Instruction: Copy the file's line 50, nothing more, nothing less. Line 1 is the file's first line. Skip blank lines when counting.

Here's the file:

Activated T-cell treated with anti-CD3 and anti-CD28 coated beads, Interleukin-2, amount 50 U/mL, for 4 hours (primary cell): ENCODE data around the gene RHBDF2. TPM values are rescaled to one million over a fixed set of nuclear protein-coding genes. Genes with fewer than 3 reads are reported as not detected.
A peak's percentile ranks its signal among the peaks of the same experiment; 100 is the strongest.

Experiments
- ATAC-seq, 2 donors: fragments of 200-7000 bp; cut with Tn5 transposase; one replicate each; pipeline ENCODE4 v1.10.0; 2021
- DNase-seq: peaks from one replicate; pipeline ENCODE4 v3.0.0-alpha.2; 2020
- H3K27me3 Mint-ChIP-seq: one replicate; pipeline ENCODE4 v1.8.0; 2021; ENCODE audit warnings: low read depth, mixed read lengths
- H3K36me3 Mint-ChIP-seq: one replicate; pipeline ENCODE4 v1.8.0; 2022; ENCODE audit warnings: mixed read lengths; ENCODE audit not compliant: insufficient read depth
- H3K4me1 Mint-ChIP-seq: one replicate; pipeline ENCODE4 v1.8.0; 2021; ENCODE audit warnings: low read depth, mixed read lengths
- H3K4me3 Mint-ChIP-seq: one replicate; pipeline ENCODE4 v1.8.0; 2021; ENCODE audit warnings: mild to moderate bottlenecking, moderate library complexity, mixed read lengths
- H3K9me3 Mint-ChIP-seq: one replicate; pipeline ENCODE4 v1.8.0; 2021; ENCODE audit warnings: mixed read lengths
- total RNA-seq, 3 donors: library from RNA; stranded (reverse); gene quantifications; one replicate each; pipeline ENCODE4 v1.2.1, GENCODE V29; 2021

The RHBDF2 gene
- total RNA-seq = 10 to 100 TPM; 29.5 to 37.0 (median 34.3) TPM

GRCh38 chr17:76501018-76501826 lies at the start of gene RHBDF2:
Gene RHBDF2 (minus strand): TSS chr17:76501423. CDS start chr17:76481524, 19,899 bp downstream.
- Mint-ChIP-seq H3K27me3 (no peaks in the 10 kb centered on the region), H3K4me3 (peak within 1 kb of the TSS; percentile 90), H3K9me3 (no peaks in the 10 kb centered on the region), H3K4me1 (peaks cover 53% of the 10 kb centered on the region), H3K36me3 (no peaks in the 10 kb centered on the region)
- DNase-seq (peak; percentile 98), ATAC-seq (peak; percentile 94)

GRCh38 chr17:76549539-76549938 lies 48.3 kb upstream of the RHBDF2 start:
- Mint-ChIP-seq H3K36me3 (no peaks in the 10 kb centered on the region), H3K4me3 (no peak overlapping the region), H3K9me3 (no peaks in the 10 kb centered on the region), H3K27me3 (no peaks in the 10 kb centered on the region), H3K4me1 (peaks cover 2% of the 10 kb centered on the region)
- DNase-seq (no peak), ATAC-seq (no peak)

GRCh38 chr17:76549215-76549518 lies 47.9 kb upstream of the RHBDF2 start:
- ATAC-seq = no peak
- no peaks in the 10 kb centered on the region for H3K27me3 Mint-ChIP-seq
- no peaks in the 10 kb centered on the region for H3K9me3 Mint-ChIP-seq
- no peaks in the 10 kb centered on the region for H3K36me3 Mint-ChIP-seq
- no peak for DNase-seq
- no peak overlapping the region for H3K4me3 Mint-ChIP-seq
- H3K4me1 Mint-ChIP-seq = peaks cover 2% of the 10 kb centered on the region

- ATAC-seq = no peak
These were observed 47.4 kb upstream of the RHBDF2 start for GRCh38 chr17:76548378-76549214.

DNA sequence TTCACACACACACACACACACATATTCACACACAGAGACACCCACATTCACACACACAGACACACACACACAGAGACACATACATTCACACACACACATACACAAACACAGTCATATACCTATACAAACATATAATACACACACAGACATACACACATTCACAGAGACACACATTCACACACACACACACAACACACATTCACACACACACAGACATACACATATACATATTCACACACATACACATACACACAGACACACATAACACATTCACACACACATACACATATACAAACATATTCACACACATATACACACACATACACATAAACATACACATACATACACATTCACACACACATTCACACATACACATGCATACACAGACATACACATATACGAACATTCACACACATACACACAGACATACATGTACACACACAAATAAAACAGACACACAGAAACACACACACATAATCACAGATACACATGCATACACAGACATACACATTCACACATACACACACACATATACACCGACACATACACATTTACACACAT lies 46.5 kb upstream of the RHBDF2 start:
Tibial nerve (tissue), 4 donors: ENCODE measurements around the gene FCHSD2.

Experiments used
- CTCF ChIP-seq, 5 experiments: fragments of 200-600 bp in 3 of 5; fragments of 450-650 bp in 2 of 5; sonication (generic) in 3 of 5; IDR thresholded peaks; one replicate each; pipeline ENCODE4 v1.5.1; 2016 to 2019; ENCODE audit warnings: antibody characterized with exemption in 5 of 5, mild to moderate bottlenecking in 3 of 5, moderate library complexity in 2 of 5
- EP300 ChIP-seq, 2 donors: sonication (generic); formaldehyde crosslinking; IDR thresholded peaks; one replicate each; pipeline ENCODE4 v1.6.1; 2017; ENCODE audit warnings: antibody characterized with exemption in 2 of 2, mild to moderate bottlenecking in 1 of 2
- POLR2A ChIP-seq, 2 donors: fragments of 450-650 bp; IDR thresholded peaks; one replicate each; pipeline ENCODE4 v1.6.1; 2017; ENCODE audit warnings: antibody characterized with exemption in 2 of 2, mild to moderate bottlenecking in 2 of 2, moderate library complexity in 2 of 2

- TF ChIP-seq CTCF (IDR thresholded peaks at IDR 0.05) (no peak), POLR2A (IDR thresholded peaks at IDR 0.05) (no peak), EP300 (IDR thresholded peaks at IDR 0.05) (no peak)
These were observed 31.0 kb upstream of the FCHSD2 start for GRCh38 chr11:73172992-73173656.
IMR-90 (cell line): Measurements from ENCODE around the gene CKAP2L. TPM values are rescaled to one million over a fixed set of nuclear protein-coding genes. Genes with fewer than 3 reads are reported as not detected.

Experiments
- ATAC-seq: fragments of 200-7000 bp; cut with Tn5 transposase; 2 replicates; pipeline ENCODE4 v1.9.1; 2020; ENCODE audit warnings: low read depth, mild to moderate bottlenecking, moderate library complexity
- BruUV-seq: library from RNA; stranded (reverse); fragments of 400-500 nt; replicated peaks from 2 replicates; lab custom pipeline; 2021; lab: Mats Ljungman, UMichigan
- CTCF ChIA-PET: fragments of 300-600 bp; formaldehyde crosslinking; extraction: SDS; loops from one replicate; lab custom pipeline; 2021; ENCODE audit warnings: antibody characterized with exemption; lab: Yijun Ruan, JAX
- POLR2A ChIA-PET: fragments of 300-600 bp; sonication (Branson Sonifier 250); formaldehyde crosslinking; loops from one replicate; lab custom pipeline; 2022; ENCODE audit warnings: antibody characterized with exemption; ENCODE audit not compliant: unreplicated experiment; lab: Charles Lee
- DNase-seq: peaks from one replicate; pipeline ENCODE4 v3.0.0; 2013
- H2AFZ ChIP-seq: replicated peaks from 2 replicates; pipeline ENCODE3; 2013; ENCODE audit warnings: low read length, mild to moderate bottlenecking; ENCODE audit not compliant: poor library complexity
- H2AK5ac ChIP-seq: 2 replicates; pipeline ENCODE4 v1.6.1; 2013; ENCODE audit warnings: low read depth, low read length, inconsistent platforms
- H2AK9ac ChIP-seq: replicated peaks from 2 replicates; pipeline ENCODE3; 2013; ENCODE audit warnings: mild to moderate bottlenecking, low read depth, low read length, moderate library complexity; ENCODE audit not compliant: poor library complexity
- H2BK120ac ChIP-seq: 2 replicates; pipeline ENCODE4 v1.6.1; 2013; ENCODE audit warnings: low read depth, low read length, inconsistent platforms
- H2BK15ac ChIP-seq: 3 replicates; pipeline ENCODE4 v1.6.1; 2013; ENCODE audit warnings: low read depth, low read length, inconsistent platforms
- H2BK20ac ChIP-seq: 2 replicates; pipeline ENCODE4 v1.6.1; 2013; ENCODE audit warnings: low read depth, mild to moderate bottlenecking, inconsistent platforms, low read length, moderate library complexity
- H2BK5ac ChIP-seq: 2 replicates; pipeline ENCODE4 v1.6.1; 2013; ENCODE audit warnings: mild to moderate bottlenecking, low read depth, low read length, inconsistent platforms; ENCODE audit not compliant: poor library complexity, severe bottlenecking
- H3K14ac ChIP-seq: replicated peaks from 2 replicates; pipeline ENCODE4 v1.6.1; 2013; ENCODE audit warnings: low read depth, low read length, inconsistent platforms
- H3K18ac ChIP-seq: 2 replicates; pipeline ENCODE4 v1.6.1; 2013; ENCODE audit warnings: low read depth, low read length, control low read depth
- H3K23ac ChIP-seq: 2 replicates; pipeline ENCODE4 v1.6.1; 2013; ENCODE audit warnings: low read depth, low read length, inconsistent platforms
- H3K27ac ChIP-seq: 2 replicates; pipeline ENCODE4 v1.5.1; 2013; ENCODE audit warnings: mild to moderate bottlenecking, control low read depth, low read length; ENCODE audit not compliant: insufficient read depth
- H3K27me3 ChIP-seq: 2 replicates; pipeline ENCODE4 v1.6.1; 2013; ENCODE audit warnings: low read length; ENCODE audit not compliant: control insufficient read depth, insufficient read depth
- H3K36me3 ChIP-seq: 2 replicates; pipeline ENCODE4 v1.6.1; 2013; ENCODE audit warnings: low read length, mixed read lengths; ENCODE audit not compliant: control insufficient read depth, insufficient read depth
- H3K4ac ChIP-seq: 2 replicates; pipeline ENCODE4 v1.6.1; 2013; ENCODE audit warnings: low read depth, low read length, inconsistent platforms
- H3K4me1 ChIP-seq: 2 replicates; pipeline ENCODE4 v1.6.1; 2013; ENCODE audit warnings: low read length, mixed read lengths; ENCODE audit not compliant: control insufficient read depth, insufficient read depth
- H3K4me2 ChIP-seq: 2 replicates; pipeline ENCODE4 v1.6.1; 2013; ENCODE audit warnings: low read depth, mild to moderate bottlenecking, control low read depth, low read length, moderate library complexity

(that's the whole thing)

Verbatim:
- H2BK15ac ChIP-seq: 3 replicates; pipeline ENCODE4 v1.6.1; 2013; ENCODE audit warnings: low read depth, low read length, inconsistent platforms